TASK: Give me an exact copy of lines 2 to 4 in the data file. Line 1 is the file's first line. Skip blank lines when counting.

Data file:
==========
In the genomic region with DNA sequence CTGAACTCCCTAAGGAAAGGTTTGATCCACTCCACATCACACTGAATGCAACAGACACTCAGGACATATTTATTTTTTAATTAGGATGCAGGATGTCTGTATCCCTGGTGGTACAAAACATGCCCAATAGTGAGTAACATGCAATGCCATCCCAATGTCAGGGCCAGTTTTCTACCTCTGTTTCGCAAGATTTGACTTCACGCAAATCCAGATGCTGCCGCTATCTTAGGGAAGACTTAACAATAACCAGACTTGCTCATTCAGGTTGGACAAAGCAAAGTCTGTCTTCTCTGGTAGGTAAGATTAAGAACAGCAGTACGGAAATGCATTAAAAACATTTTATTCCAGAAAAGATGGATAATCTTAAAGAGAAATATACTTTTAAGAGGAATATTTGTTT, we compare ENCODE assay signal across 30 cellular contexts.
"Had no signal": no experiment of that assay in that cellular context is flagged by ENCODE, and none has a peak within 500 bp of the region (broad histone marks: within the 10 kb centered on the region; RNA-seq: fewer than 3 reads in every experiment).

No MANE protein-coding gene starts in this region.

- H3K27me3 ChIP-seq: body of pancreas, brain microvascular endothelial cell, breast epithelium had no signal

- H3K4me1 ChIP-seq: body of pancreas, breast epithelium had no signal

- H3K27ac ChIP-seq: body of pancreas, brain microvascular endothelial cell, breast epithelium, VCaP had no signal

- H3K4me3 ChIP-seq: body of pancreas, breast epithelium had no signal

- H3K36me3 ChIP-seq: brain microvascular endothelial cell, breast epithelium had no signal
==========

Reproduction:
"Had no signal": no experiment of that assay in that cellular context is flagged by ENCODE, and none has a peak within 500 bp of the region (broad histone marks: within the 10 kb centered on the region; RNA-seq: fewer than 3 reads in every experiment).

No MANE protein-coding gene starts in this region.

- H3K27me3 ChIP-seq: body of pancreas, brain microvascular endothelial cell, breast epithelium had no signal